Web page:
Remembrall Readathon by the HPA

I just wanted to put out a link to this Readathon hosted by the Harry Potter Alliance. They’re re-reading the entire Harry Potter series this summer leading up to the release of The Cursed Child.

The HPA is a wonderful organization that I’ve supported in the past and will continue to support. They’ll be posting weekly updates on the progress of the readathon and I’m hoping that their YouTube videos will become good places for book discussion during the course of the summer!

They’ve outlined a suggested schedule to keep up with if you want to stay on track with them. The first few books are allotted about a week’s reading time, with longer amounts of time set for the books with higher page counts.

It’s been a long time since I read any of the Potter books, so I’m looking forward to diving in here and getting my hands back on them. The structured readathon is just a great excuse for me to return to Hogwarts.

Take care y’all!

Book Review: All the Birds in the Sky by Charlie Jane Anders

All the Birds in the Sky | Charlie Jane Anders | January 26, 2016
Tor Books | 320 pages | ARC provided by publisher


From the editor-in-chief of, a stunning novel about the end of the world–and the beginning of our future

Childhood friends Patricia Delfine and Laurence Armstead didn’t expect to see each other again, after parting ways under mysterious circumstances during high school. After all, the development of magical powers and the invention of a two-second time machine could hardly fail to alarm one’s peers and families.

But now they’re both adults, living in the hipster mecca San Francisco, and the planet is falling apart around them. Laurence is an engineering genius who’s working with a group that aims to avert catastrophic breakdown through technological intervention into the changing global climate. Patricia is a graduate of Eltisley Maze, the hidden academy for the world’s magically gifted, and works with a small band of other magicians to secretly repair the world’s ever-growing ailments. Little do they realize that something bigger than either of them, something begun years ago in their youth, is determined to bring them together–to either save the world, or plunge it into a new dark ages.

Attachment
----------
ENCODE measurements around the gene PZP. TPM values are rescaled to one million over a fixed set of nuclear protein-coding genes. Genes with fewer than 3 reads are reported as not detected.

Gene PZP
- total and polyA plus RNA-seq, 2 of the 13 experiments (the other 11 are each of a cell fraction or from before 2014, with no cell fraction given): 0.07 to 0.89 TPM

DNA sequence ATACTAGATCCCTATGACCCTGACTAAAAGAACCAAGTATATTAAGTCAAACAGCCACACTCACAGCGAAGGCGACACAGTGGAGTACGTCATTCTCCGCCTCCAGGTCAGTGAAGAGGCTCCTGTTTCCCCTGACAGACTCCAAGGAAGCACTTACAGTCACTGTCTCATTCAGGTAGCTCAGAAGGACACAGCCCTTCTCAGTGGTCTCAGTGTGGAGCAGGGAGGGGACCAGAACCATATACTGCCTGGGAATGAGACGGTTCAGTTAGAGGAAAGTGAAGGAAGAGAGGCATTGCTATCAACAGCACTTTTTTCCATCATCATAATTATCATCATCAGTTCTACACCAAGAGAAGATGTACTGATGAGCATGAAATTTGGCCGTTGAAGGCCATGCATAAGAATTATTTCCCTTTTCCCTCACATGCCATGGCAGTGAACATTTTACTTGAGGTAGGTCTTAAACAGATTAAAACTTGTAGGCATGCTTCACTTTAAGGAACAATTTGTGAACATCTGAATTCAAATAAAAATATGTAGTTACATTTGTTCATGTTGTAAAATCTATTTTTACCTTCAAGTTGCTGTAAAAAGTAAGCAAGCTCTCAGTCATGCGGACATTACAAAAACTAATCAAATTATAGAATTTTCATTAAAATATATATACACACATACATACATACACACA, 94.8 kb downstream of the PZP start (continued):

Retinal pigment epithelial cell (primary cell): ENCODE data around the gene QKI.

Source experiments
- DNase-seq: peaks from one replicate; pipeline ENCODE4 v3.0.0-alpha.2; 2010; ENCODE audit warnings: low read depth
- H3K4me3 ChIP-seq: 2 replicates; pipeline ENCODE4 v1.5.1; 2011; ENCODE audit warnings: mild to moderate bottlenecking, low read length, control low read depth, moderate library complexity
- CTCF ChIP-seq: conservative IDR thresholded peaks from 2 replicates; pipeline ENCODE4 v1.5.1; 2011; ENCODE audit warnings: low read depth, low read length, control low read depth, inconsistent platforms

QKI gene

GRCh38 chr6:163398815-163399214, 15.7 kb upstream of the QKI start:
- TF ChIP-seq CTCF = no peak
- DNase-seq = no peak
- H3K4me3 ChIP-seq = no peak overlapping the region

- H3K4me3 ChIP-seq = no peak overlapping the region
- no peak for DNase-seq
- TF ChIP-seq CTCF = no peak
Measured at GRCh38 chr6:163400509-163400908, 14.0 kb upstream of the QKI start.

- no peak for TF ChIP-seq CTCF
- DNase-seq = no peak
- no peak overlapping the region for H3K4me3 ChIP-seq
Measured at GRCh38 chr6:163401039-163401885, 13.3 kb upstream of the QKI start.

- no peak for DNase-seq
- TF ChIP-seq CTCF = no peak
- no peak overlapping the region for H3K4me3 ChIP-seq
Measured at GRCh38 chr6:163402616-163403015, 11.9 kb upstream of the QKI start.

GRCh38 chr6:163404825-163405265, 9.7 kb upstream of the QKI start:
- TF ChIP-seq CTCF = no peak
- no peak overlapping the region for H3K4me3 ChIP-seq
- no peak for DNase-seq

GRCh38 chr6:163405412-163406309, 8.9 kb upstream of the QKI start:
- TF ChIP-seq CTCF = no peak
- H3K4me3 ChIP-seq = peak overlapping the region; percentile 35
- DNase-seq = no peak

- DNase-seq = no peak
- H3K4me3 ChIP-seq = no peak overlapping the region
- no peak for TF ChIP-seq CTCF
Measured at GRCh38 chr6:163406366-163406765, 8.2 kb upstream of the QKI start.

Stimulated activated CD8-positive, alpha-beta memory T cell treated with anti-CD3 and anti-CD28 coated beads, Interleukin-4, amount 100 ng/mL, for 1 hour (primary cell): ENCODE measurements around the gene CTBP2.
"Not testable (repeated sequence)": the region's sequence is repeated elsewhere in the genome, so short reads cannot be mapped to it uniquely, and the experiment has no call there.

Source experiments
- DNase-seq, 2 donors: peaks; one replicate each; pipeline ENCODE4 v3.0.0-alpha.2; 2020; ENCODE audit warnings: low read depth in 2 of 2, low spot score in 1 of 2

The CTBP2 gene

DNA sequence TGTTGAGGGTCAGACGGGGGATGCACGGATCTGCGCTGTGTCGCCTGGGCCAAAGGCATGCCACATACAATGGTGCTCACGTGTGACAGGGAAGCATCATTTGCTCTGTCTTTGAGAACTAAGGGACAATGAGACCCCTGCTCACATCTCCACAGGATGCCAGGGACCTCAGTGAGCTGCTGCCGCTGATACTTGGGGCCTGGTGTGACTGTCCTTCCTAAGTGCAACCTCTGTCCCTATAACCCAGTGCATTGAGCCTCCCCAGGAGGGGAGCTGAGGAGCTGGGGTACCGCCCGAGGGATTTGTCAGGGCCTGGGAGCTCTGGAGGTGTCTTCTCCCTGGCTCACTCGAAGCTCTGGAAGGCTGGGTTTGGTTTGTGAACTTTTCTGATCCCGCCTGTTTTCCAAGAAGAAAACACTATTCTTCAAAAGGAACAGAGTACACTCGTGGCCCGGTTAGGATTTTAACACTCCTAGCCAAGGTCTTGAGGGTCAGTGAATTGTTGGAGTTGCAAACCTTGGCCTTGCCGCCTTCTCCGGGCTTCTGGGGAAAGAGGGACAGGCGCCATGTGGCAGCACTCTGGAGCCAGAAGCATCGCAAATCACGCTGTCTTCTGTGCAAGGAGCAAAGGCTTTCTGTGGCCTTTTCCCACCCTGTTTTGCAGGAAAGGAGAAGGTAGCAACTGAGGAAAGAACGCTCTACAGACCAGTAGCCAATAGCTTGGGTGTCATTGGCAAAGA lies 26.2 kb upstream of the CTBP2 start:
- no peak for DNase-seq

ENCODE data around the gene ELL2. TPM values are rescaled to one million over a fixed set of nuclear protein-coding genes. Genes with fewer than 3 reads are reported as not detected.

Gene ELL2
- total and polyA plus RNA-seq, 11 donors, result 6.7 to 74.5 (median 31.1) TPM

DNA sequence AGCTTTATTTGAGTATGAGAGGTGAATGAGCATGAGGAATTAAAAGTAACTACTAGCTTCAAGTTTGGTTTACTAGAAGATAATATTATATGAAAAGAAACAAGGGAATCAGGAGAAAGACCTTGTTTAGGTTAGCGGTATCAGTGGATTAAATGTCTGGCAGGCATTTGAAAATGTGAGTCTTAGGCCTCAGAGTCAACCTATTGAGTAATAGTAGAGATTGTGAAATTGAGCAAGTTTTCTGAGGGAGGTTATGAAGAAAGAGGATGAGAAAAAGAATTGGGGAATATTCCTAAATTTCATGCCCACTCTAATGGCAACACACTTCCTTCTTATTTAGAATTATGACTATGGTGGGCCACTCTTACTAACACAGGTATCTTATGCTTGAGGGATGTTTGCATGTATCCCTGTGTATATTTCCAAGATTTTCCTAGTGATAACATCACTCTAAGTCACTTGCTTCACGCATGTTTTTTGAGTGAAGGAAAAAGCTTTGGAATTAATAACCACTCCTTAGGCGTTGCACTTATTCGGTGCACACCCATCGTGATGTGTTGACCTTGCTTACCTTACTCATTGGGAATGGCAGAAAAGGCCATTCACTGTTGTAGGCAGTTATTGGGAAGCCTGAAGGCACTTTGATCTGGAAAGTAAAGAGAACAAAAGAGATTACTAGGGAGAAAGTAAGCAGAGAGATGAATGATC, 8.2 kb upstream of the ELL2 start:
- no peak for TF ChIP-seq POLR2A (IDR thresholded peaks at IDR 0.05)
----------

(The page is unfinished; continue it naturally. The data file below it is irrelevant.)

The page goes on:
A deeply magical, darkly funny examination of life, love, and the apocalypse


All the Birds in the Sky is a coming-of-age novel that takes place over the course of several years. Patricia and Laurence are brought together in school because they’re both considered outsiders: everyone believes Patricia to be a witch, and Laurence, the science whiz, gets picked on for his smarts. Continue reading Book Review: All the Birds in the Sky by Charlie Jane Anders

How I use the 5-Star rating system on Goodreads

Most book reviewers believe in some way that rating all books on the same scale of 1 to 5 is messy. For example, what am I supposed to do when I just read a really good fantasy book that is nothing like any of the literary fiction picks that dominate my shelves? What do those five stars even MEAN? Why are there only five? Why is rating books even important?

Over time I stopped putting 1 to 5 ratings on my blog reviews, because I think the definition of what those stars mean varies too much from person to person. Continue reading How I use the 5-Star rating system on Goodreads

Book Review: Binge by Tyler Oakley + GIVEAWAY

Binge Cover
Title: Binge

Author: Tyler Oakley

Publisher: Gallery Books

Pub Date: October 20, 2015

Pages: 320

Format: Hardcover

Source: Purchased


Pop-culture phenomenon, social rights advocate, and the most prominent LGBTQ+ voice on YouTube, Tyler Oakley brings you his first collection of witty, personal, and hilarious essays.

For someone who made a career out of over-sharing on the Internet, Tyler has a shocking number of personal mishaps and shenanigans to reveal in his first book: experiencing a legitimate rage blackout in a Cheesecake Factory; negotiating a tense stand­off with a White House official; crashing a car in front of his entire high school, in an Arby’s uniform; projectile vomiting while bartering with a grandmother; and so much more. In Binge, Tyler delivers his best untold, hilariously side-splitting moments with the trademark flair that made him a star.


[If you’re here for the giveaway, scroll down to the bottom! Of course, I wouldn’t object to your reading some of what I’ve written about the book as well . . .]

Binge content warnings: profanity, eating disorders, depression, sexual content.